The whole place was such fun to be at - sales for Karaoke DVD players turned into mass singalongs with not-so-reluctant camera crew, presenters tried (and failed) to stay upright on electric scooters as they whizzed around the studio floor, whilst others were either happy to bounce up and down all the way through sales of portable trampolines whilst others complained it would ruin their Kashmir trousers. I'm not joking. The fun must've come across to the viewers as must the personalities of all the presenters, whose collective likeability made people pick up the phone and place orders...you buy off people you like by and large I believe.
Some viewers liked me a little too much it seemed. I had regular letters and packages from one lady in the North of England who apparently put a cardboard cut-out of my face, put in on a blow up doll and...kept it in the lounge as she watched the channel - the doll was clothed, I have pictures of my good self placed alongside similar dolls featuring members of Westlife!!! Figure that one out! But then in truth, she was about the only 'fan' who sent me mail - others like Vicky were inundated with letters from male viewers proposing marriage and all sorts...she took it all in good grace, bless her.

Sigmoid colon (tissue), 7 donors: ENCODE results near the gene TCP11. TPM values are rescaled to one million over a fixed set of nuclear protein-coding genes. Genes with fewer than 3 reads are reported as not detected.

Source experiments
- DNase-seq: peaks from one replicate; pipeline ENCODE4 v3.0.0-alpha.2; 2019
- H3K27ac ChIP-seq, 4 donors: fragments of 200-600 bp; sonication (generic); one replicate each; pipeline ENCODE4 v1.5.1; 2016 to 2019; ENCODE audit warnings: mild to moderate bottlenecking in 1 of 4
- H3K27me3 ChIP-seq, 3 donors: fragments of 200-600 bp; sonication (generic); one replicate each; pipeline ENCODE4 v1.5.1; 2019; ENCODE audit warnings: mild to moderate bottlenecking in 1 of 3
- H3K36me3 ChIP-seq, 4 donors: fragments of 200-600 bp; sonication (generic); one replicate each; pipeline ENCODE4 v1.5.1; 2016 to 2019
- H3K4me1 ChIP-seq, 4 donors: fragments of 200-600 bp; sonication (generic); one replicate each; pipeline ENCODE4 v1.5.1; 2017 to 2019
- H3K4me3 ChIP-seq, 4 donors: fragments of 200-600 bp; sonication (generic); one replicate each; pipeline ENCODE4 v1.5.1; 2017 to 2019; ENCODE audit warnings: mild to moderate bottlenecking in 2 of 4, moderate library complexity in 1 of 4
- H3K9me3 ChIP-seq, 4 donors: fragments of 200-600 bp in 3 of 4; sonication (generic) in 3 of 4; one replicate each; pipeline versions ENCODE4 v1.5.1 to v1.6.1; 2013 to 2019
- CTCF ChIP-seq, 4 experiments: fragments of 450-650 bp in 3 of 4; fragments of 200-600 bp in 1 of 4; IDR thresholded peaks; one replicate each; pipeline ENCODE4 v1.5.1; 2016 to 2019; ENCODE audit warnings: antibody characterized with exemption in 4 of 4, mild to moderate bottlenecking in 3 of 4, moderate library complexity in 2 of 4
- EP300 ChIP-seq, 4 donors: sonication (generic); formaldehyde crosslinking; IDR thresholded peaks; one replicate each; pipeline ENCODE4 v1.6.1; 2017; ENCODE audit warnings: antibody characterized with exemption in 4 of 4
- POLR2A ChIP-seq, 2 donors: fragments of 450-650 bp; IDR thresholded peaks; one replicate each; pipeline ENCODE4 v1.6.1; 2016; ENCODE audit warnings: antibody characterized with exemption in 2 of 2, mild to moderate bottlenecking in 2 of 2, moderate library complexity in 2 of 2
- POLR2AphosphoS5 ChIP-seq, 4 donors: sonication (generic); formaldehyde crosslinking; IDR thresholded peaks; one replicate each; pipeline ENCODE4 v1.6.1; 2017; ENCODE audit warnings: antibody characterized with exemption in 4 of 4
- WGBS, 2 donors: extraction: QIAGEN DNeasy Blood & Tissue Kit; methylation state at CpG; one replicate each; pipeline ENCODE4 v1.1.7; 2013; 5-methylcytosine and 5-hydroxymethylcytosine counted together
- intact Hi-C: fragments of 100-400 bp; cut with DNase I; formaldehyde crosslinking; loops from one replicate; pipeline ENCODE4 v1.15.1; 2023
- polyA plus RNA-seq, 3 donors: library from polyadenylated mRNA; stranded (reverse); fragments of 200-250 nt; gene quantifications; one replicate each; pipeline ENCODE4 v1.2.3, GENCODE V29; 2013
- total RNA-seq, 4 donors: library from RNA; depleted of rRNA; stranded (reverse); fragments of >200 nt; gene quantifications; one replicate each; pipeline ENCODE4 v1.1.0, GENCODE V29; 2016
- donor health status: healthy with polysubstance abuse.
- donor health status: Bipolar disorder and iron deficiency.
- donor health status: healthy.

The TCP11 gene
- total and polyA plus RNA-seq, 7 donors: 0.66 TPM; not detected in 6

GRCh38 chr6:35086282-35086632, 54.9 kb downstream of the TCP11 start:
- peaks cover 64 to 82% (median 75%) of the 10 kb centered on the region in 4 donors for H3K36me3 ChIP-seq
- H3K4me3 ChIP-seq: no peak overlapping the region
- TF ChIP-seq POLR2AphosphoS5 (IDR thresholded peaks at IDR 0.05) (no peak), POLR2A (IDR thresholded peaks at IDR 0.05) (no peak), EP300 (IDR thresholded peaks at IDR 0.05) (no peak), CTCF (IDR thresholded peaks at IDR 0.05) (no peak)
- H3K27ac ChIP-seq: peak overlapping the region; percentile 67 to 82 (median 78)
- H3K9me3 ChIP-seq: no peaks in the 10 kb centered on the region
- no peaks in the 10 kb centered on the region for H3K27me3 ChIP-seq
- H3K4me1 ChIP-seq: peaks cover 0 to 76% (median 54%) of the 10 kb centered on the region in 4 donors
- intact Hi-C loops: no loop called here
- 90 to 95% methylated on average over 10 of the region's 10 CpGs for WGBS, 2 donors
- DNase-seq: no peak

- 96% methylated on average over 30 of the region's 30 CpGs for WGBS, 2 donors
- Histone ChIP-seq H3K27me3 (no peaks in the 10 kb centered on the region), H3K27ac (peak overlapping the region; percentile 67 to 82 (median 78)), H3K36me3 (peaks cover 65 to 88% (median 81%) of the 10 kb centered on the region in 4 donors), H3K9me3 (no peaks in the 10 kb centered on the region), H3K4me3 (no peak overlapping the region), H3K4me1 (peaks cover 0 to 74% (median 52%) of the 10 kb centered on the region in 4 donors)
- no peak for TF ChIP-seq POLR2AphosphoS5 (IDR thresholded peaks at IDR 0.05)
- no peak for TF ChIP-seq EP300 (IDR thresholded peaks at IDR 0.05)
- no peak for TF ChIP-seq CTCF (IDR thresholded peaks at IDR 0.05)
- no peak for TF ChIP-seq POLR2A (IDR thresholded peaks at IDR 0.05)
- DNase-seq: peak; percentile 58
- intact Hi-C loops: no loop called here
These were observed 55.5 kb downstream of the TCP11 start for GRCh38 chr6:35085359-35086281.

Snatch It saved the station, the cashflow skyrocketed, more channels and presenters were added as one simply wasn't enough to cope with demand, and all seemed set fair for the format - but Steve had other ideas. A meeting one day in 2004 with a gemstone dealer from Thailand got Steve so excited, he quickly decided to do a complete 180 and turn one of the Snatch It channels into Gems TV and retrain the entire presenting staff in their knowledge of jewels and gemstones.
It was a risky move, but again it paid off. All presenters were sent in turn to Thailand for an intensive training course, including trips to sapphire mines and the factories where rings, necklaces and earrings were designed and made from the ground up. It was an exhausting few weeks as the studios were also rebuilt for the channel's relaunch in October of 2004. The Gems TV idea worked so well that a second Gems channel selling sterling silver items launched in 2005.